The RAH-66 Comanche is the first U.S helicopter designed specifically for the role of armed reconnaissance helicopter. The Army currently has an armed scout helicopter in its fleet--the OH-58D Kiowa Warrior--but it is an upgraded version of a Vietnam-era observation helicopter. In contrast, the Comanche has been tailored to the role of armed scout. It is smaller and lighter than the Apache--43 feet long and 7,700 pounds compared with 51 feet and 11,400 pounds--and its composite airframe incorporates stealth technology to evade detection. The Comanche's very sophisticated detection and navigation systems would allow it to operate at night and in bad weather, which the Kiowa Warrior cannot do effectively. Finally, the Army has designed the Comanche so that it can fit more easily than the Apache into transport aircraft or onto transport ships to be deployed to hot spots quickly. If transport assets were not available, the Comanche's range of 1,260 nautical miles would even allow it to fly to battlefields overseas on its own.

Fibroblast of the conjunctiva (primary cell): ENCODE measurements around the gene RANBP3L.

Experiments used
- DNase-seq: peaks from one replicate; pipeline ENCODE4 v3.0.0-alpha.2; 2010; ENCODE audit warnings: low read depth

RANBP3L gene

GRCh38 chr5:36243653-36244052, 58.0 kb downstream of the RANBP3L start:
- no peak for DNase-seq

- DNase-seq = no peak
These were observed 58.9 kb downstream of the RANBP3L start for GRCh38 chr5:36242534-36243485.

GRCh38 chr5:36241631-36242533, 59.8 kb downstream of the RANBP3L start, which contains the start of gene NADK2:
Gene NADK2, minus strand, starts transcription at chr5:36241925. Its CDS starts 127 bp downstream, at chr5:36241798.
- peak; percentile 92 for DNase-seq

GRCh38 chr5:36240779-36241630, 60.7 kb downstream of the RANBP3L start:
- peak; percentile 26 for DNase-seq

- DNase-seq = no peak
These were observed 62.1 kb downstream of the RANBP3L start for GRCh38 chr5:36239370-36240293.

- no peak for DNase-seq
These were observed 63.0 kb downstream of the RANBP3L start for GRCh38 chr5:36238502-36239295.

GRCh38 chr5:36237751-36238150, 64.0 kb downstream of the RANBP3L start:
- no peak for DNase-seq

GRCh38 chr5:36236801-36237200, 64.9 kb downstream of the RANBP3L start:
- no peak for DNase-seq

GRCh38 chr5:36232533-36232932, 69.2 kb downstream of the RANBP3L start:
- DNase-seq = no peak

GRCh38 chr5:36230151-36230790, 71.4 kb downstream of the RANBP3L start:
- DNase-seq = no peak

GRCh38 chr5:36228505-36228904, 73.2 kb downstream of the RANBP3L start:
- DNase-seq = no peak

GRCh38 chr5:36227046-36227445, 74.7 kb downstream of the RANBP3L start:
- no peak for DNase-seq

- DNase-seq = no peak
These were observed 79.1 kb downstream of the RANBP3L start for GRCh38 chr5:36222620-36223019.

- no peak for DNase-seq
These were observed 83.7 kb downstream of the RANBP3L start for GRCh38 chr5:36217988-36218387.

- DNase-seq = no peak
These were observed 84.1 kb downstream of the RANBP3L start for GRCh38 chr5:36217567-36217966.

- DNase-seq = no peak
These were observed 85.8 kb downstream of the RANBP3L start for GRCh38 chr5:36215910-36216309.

The Army plans to purchase almost 1,300 Comanches to fill the scout and light attack roles. Procurement of the first aircraft off the production line, however, is not scheduled until 2004. During the next nine years, the Army will be conducting flight qualification tests and evaluating the eight prototypes that it plans to build. The first of those prototypes was rolled out of the Sikorsky Aircraft Corporation's helicopter production facility in May 1995 and was scheduled for its first flight in December 1995. The Army has already spent $3 billion to develop the Comanche and plans to spend almost $4 billion more by 2006 to complete its development. Purchasing 1,292 helicopters by 2025 will cost the Army an additional $26 billion.